3. The bicycle carrying rack of claim 1 wherein said means for adjustably engaging said carrying frame to said mounting frame includes a series of selectively positioned holes formed in each leg portion of said carrying frame and a similiar set of holes formed in said mounting frame such that said carrying frame can be secured to said mounting frame at a multiplicity of different attitudes with respect thereto by lining up corresponding holes in said carrying and mounting frames and inserting fastening means therethrough.

4. A bicycle carrying rack for mounting on an automobile comprising

5. The bicycle carrying rack of claim 4 wherein said means for securing said mounting frame to an automobile includes adjustable straps secured at one end of said mounting frame and having hooks attached to the free ends thereof for fixably engaging said frame to the automobile, and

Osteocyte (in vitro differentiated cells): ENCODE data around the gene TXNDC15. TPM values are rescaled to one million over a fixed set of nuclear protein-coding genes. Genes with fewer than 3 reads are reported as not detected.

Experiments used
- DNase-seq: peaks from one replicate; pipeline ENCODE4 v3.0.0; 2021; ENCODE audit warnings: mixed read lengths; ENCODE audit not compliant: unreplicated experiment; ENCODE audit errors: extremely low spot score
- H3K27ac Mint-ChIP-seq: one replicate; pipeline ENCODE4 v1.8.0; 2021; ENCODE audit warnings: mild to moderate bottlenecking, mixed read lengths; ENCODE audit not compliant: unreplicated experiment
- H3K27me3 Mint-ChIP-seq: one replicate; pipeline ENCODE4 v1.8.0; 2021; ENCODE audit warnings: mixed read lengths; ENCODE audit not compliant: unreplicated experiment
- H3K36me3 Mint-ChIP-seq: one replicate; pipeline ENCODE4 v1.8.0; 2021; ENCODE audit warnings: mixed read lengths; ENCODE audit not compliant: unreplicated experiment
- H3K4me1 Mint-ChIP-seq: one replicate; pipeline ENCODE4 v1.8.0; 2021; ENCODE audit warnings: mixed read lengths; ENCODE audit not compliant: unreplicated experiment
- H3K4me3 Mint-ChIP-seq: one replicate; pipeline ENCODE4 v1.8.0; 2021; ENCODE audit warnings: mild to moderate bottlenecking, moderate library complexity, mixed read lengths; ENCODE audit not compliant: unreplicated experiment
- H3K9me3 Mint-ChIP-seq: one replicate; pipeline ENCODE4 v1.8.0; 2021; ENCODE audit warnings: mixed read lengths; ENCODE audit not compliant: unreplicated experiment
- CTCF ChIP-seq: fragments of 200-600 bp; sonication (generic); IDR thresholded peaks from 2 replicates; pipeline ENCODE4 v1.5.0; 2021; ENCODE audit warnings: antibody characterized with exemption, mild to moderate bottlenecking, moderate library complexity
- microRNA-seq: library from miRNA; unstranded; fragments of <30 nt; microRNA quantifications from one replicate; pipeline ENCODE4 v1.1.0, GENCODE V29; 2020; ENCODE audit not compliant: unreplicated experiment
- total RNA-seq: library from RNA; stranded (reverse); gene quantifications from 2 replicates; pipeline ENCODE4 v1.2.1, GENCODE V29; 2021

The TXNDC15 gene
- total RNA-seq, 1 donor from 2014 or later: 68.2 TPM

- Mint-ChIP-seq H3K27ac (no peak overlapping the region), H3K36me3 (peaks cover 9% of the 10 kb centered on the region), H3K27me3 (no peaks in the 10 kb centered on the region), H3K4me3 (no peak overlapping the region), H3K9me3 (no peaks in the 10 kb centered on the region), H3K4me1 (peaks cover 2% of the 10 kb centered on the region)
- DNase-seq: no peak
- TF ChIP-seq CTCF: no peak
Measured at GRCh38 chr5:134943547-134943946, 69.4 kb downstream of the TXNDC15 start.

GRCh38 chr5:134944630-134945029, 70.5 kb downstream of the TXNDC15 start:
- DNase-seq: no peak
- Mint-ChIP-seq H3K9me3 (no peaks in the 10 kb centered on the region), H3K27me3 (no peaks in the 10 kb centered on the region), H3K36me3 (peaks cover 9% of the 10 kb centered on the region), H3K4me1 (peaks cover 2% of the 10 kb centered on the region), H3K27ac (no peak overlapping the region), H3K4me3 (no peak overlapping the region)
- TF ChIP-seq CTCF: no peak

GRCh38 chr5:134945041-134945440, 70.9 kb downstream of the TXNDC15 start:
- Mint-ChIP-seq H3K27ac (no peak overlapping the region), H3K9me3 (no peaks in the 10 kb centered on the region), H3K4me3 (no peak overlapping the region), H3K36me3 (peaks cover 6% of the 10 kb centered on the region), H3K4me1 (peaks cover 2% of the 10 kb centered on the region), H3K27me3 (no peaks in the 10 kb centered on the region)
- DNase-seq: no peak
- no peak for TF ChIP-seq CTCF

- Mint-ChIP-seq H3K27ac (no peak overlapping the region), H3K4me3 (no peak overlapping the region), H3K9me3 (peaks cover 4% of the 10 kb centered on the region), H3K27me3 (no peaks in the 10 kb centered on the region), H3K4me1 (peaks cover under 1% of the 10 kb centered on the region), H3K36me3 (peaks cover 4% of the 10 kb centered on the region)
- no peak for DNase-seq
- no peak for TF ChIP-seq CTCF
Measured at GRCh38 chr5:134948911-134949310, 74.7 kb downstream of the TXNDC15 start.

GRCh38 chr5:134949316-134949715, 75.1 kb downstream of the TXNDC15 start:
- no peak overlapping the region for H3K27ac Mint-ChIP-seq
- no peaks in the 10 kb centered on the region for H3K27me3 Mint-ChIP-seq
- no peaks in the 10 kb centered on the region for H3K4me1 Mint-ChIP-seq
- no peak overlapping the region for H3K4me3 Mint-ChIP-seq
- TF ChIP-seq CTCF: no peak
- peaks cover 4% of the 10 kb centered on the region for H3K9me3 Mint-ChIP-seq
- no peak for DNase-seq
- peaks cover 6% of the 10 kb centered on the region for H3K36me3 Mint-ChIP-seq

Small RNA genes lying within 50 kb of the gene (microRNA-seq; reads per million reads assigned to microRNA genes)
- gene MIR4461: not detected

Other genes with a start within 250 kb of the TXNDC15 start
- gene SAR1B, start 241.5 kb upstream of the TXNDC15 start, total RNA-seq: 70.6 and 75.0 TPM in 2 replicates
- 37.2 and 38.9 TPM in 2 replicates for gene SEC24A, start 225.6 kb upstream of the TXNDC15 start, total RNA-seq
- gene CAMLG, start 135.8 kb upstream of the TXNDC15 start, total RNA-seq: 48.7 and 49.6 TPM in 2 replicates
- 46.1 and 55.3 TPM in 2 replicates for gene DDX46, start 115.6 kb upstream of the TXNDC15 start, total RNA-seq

6. The bicycle carrying rack of claim 4 wherein said mounting frame includes side bar members generally formed in the shape of an inverted U whereby said carrying frame can be secured to said mounting frame between said side bar members at different attitudes by aligning corresponding holes in said frames and inserting fastening means therethrough.

7. The bicycle carrying rack of claim 4 further including at least one auxiliary carrying rack attachable to either side of said inverted U-shaped carrying frame, to laterally extend therefrom, said auxiliary rack comprising

Description:
BACKGROUND OF THE INVENTION

1. FIELD OF INVENTION

The present invention relates to a means for transporting bicycles and more particularly to a bicycle carrying rack for mounting on an automobile.